But first, a gratuitous shot of water flow around the bow of DBL 140 . . . powered by Lincoln Sea.  The focus here, though, is the hull in red, currently pointed to the west.  OLYMPUS DIGITAL CAMERA

Let’s start the clock here . . . as Miriam Moran lands the  pilot on the red vessel, and then moves to the bow.

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Time elapsed before there’s movement to be seen . . . T + 35 minutes:  the deckhand in dark green jacket makes up the towline.

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T + 43 minutes  . . .  Brendan Turecamo is made near the stern.

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while at about the same time Miriam has moved around to the far side of the bow.

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T + 45 . . . deckhand retrieves the heaving line.

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Less than 20 seconds later he’s tidying up lines.

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T + 46 . . . Iver Expert is perpendicular to the flow and spinning with momentum.

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Brendan has backed away.

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I could watch this all day.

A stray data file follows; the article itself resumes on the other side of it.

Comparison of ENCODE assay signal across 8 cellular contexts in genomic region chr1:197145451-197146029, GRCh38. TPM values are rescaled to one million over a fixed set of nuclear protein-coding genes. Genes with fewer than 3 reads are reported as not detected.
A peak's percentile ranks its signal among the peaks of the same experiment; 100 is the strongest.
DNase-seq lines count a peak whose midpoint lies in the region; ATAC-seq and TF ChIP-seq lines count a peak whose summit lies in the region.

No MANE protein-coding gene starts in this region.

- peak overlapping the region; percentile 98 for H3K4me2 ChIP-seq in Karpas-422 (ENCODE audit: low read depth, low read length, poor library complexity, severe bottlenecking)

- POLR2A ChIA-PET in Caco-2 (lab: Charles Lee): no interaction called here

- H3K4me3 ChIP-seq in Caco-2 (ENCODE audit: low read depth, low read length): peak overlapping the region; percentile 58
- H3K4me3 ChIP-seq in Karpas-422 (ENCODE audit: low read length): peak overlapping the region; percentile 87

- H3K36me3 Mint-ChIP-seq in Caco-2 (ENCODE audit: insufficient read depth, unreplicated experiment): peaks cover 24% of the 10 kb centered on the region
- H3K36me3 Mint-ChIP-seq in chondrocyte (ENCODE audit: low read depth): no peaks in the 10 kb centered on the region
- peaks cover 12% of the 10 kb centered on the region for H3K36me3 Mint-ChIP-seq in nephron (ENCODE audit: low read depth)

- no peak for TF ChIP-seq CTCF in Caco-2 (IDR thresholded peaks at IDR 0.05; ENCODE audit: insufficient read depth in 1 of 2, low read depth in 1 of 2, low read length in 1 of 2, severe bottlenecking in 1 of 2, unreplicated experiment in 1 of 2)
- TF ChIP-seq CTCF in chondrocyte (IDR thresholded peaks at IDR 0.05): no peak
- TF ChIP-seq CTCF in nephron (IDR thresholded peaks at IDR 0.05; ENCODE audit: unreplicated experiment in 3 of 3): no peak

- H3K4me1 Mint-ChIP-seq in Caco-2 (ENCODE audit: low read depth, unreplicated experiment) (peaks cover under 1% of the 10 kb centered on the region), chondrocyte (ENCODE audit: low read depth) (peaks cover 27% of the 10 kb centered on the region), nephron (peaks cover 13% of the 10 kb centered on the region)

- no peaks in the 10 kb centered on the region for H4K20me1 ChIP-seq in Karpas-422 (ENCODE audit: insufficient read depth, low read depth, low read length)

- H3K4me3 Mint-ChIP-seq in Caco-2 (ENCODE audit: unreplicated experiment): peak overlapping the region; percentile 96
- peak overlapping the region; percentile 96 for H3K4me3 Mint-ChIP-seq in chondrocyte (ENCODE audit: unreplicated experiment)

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About 48 minutes after the pilot first set foot on the vessel, Iver Expert is eastbound, and Miriam glides past, probably to retrieve the pilot.

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Breskens . . . a small coastal village in SW Netherlands, punctuates my report on this spin . . . T + 57 minutes.

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All fotos by Will Van Dorp.

Similar posts can be found here and here and by typing either spin or turning in the search window.

Unrelated:  As I add this, I noticed BBC Carolina is southbound between Newburgh and the Tappan Zee.  Did anyone catch a foto?  I’m interested in the interesting logo on both its stack and its house . . . .

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